Honoré de Balzac (French pronunciation: [ɔnɔʁe də balzak]; 20 May 1799 – 18 August 1850) was a French novelist and playwright. His magnum opus was a sequence of short stories and novels collectively entitled La Comédie humaine, which presents a panorama of French life in the years after the 1815 fall of Napoleon.
However Balzac becomes most famous at the time of his life for his realistic and psychological novels at such Le Père Goriot (1835, sometimes translated as either “Father Goriot” or “Old Man Goriot”) and Eugénie Grandet (1833, simply translated as “Eugenie Grandet” in English). They all constitute a very important part of his oeuvre but they have unfortunately often led to reductively categorize him as just “a realist author”, thus missing the point of Balzac’s momentous contribution to the imaginary in literature.
Born into a bourgeois family he is educated by a nurse until the age of four. Then from 1807 to 1813 Balzac would be in boarding school at the collège des oratoriens de Vendôme also in the Centre region of France. However, from sixteen years of age he would leave his native region and go study in Paris.
His tumultuous life was one of mounting debts and almost incessant toil, with frequent bouts of writing feverishly for 15 hours at a stretch (his death has been attributed to overwork and excessive coffee consumption). He is generally considered the major early influence on realism, or naturalism, in the novel and one of the greatest fiction writers of all time.
Among his masterpieces are Eugénie Grandet (1833), Pre Goriot (1835), Lost Illusions (1837–43), A Harlot High and Low (1843–47), and Cousin Bette (1846). His novels are notable for their great narrative drive, their large casts of vital and diverse characters, and their obsessive interest in and examination of virtually all spheres of life. His best-known story collection is his Droll Stories, 3 vol. (1832–37).
An early stab at a business career left him with huge debt. He is said to have died of stress and excessive coffee consumption.
He [Balzac] believed in a constitutional monarchy and an aristocracy of the feudal type; aristocracy, he said, was the intellect of the social system. He wrote a pamphlet in favor of primogeniture, and he did not believe in 'the rights of man,' human equality, or the ability of the masses of the people to govern themselves. One man should have the power to make laws."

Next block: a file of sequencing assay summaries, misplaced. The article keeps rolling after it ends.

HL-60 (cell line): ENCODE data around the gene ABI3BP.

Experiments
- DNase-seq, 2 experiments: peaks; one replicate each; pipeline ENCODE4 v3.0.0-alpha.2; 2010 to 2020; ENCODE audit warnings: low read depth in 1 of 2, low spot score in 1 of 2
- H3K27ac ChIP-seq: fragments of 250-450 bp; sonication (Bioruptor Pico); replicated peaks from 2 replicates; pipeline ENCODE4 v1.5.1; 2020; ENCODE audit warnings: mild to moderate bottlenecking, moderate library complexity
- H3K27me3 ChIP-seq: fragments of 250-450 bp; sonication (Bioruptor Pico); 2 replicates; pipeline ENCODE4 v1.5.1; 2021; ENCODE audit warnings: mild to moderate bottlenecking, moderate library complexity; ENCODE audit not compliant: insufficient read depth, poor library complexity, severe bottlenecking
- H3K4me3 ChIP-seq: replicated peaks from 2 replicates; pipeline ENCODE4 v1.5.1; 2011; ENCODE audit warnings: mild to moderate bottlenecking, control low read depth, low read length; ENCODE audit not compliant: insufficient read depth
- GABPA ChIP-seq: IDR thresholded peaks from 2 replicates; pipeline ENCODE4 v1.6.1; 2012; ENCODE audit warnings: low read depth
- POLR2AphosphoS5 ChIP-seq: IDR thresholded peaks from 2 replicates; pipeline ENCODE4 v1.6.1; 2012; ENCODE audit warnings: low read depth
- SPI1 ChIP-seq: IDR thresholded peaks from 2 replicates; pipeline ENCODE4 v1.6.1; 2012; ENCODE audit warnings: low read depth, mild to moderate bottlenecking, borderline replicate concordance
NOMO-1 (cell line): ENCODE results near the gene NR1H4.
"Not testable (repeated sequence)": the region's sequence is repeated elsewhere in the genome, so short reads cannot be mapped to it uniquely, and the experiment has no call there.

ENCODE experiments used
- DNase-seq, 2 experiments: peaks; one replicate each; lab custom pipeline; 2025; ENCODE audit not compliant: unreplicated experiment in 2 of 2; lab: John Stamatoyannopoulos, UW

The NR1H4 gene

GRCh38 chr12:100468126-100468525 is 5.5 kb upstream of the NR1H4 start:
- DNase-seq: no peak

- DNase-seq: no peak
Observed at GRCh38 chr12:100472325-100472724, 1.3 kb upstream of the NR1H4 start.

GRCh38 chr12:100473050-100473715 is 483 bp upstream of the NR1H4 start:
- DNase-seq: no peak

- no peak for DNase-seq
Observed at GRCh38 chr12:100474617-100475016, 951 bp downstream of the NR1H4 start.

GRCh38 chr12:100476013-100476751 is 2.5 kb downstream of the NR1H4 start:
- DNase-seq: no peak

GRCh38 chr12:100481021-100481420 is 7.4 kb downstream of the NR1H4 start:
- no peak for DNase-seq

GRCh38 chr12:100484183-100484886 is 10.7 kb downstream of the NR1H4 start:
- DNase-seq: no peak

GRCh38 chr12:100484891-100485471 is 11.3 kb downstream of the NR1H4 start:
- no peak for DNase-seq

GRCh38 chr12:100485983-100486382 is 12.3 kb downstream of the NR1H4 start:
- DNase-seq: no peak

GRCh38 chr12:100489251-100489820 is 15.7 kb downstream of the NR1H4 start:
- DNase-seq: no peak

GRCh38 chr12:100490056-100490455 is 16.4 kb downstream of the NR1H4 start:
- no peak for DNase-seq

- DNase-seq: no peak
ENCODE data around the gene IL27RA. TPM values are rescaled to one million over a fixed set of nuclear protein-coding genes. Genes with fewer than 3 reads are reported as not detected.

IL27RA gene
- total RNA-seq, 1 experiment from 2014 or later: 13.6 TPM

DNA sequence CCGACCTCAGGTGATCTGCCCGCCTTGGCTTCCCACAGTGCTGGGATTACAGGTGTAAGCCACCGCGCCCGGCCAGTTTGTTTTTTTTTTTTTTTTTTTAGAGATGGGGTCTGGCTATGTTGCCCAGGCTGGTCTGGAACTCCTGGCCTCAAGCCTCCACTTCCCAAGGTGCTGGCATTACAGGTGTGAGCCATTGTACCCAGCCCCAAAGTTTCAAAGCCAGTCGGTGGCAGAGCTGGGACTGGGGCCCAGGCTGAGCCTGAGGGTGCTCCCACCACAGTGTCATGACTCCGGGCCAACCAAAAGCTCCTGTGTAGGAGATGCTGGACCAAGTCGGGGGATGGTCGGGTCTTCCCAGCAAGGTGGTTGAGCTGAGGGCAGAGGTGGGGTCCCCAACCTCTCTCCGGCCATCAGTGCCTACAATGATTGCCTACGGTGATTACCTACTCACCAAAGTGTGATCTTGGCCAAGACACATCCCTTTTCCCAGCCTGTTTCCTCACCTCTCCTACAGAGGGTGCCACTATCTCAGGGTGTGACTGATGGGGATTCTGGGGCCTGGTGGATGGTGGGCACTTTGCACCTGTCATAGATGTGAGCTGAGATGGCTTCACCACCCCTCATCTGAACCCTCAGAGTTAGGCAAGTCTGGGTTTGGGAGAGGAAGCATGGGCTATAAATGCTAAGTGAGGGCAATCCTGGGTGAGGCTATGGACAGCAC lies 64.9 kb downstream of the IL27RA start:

(1799-1850). The great French novelist Honore de Balzac wrote of life in France during his own time. His series of almost 80 novels and tales, which he called La Comedie humaine (The Human Comedy), forms a social history of France in the first half of the 1800s. In the works Balzac depicts more than 2,000 named characters, many of whom appear in later stories. The author labored mightily on each book. Writing the manuscript was only the first step. He would revise the printer’s proof until little was left of the original text.
Honoré de Balzac, original name Honoré Balssa (born May 20, 1799, Tours, France—died August 18, 1850, Paris), French literary artist who produced a vast number of novels and short stories collectively called La Comédie humaine (The Human Comedy). He helped to establish the traditional form of the novel and is generally considered to be one of the greatest novelists of all time.
And when in 1820 (the licence having been obtained and M. Balzac, senior, having had some losses) the father wished the son to become a practicing lawyer in one or another branch, Honoré revolted. His family had left Paris, and they tried to starve him into submission by establishing him in a garret with a very small allowance. Here he began to write tragedies, corresponded (in letters which have fortunately been preserved) with his sister Laure, and, most important of all, attempted something in prose fiction.
Honoré de Balzac is the first novelist to place Paris, the great capital city of his time, at the heart of his work. Balzac’s life (1799-1850) spanned a period of intense urban development, begun by Napoléon I and carried forward by King Louis-Philippe. And yet the majority of transformations that created the Paris tourists know today took place after Balzac, during the time of the Second Empire and Baron Haussmann, and the Third Republic.